U.S. ARMY SERGEANT (E-5) SHOULDER MARKS

Sergeant E-5 shoulder marks are worn on the black all-weather coat, the black cardigan, and the black pullover; they are also worn on the long- and short-sleeved Service uniform shirt. Sometimes referred to as epaulets or epaulettes, shoulder marks come in two sizes; either size may be worn with the aforementioned garments and are not related to the wearer’s gender.
 
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Sergeants in the Continental Army were originally identified by a red stripe, or epaulette, sewn to their right shoulder, a forerunner of today’s shoulder marks. In 1780, this gave way to a worsted red sash, which was soon replaced by shoulder knots, but precisely when chevrons were introduced to identify Sergeants is unclear. Noted U.S. Army historian and uniform expert William K. Emerson says that chevrons were used as rank insignia “since the beginning of the nineteenth century, but retired Air Force Colonel and former National Air and Space Museum director William J. Boyne points out that the oldest surviving document that refers to them is the 1821 edition of General Regulations for the Army.

Unlike today, chevrons in 1821 were used for the rank insignia of both Officers (Captains and subalterns) and Noncommissioned Officers (Sergeant Majors, Quartermaster Sergeants, Sergeants, Seniors Musicians, and Corporals). A single chevron was worn by all these ranks, with the distinguishing factors being material (gold or silver lace for officers and worsted braid for NCOs) and placement (above or below the elbow).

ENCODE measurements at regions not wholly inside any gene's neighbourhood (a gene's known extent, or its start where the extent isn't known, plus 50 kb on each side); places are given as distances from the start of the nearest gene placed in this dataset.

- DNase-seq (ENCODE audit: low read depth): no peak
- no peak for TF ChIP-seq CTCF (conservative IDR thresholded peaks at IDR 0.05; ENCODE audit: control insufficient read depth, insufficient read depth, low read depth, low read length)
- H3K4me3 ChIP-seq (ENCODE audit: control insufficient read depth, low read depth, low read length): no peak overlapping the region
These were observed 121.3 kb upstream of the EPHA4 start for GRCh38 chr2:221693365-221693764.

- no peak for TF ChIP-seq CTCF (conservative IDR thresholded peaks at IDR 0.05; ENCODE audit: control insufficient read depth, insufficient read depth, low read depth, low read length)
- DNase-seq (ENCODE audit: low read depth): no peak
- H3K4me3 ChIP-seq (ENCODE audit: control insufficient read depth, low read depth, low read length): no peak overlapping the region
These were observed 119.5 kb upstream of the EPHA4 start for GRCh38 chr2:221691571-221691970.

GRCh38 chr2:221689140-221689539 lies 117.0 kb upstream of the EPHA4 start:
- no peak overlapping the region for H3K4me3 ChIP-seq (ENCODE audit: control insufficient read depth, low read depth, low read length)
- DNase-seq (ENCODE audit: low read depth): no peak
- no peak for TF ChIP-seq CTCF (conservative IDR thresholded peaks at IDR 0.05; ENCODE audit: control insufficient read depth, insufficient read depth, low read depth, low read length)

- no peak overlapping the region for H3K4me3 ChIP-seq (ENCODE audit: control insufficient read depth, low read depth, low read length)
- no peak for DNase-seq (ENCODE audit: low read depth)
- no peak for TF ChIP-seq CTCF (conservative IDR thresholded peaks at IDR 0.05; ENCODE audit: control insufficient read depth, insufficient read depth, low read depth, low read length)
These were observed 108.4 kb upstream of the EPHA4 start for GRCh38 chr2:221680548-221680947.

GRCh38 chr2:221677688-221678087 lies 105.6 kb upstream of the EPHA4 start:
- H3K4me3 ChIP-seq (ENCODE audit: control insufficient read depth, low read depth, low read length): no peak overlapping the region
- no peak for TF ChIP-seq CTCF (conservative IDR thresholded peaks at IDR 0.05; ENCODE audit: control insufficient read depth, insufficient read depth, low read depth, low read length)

One of the earliest mentions of Sergeants wearing three chevrons as rank insignia is found in the 1835 edition of the General Regulations, in a section titled “Non-commissioned officers, Buglers, and Privates of Dragoons” which states “Sergeants to wear chevrons of three bars, points towards the cuff, on each sleeve, above the elbow; Corporals, two bars.”

The only other refence to chevrons in the 1835 manuals regards their use as what we would call “service stripes” or “service bars” today. NCOs, private, and musicians that served “faithfully” for five years were authorized to wear a chevron on both coat sleeves, points up and above the elbow; an additional chevron was permitted for each additional five years of service, and a red stripe was added if the wearer had served in “the war."

 
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